16. Urusei Yatsura - Phasers On Stun (Che)
17. The Gyres - Are You Ready? (Sugar)
18. Sussed - One In A Million (Dead Dead Good)
I'm going to take the unprecedented step of talking about these three tracks at once, for one very simple reason- there aren't any further issues of "Indie Top 20" after this, and therefore we won't be able to have a meaningful conversation about how the indie scene shifted after the Britpop dream died. These three tracks scream "1996" in very different ways - one marks what was regarded to be a possible way forward, whereas the other two are stuck at an obvious creative dead end.
Glasgow's Urusei Yatsura lead the charge here, and for a frightening moment in 1996 actually seemed like possible contenders. By this point, the IPC music press began sniffing around wondering where guitar-based music could possibly go next, and a number of journalists drew the obvious conclusion that there was nowhere left to go but back to "proper indie groups" releasing interesting rackets on tiny labels ("Isn't this where we came in?" you may rightfully ask). Hence groups like Kenickie, Bis, Tiger and Urusei Yatsura among others began to be given increasingly in-depth interviews and coverage. A great many of these groups are actually far better than their diminished modern-day reputations would suggest. Bis released some of the best New Wave/ Post-Punk styled teenage pop of the late nineties (if you haven't listened to "Eurodisco" in years, give it another spin right now) Tiger's "We Are Puppets" LP is uneven but utterly exhilarating and sweetly peculiar when it hits the mark, and Kenickie's material remains as sharp, witty and bittersweet as ever. None of these groups were ever likely to achieve much more than The Darling Buds and The Wedding Present did in 1989, never mind Oasis in 1995, but you can't blame music journalists for trying to swing British indie music in a younger, more spontaneous direction. As an amateur journo myself who got endlessly flooded with naff and cynical Britpop related products, I too was desperate for the wind to change direction by this point.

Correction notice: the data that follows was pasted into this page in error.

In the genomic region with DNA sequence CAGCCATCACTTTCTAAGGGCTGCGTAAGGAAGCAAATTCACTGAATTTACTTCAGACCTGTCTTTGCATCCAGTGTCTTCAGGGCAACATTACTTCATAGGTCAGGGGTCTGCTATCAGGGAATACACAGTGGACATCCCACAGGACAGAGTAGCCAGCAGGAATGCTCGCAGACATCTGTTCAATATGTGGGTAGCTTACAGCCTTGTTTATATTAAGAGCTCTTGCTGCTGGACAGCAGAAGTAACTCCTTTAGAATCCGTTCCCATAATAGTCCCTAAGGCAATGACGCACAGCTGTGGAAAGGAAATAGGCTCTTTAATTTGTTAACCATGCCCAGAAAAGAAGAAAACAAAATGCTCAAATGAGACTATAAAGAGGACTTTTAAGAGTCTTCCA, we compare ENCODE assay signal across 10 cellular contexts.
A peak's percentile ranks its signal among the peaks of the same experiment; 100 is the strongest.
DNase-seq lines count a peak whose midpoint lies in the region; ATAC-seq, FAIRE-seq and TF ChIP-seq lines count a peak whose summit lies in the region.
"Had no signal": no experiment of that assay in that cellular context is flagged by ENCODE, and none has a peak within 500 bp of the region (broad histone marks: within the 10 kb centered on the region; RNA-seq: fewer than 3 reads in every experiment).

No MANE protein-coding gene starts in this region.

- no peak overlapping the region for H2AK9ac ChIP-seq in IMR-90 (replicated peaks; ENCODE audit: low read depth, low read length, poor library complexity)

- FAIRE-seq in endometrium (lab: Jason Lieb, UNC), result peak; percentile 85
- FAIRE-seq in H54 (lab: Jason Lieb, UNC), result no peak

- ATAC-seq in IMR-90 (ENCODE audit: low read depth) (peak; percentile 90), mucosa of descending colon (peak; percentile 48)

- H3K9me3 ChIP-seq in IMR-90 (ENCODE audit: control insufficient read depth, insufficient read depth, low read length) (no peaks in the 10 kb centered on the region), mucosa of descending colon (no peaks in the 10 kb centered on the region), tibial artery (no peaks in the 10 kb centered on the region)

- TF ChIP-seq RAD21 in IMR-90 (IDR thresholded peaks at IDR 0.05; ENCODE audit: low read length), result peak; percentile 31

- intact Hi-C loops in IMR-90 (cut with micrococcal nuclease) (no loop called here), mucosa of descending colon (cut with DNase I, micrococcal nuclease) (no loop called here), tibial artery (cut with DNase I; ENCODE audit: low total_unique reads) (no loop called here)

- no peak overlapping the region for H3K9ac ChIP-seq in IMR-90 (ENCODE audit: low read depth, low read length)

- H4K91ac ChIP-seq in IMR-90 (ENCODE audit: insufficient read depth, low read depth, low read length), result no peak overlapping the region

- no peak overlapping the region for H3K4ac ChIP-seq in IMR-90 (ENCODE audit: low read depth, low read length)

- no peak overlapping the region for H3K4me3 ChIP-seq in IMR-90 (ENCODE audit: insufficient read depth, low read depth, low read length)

For awhile, it seemed possible that the underdogs might win. Tiger got a slot on breakfast television, Kenickie were quick-witted and comedic enough to get their faces on numerous peak time shows (especially lead singer Lauren Laverne, of whom little more needs to be said) and Urusei Yatsura actually got inside the Top 40 with "Hello Tiger". All these groups seemed to sell records and have a presence despite Britpop, but perhaps partly because of it too. The sudden rush of guitar-based groups making unusual noises entering the charts had confused the mainstream media enormously, resulting in a "sling lots of mud at the wall and see what sticks" attitude. This allowed them to climb into the bottom rungs of the Sunday Top 40 rundown in a way that The Chesterfields, The Blue Aeroplanes and Talulah Gosh would never have managed in the late eighties.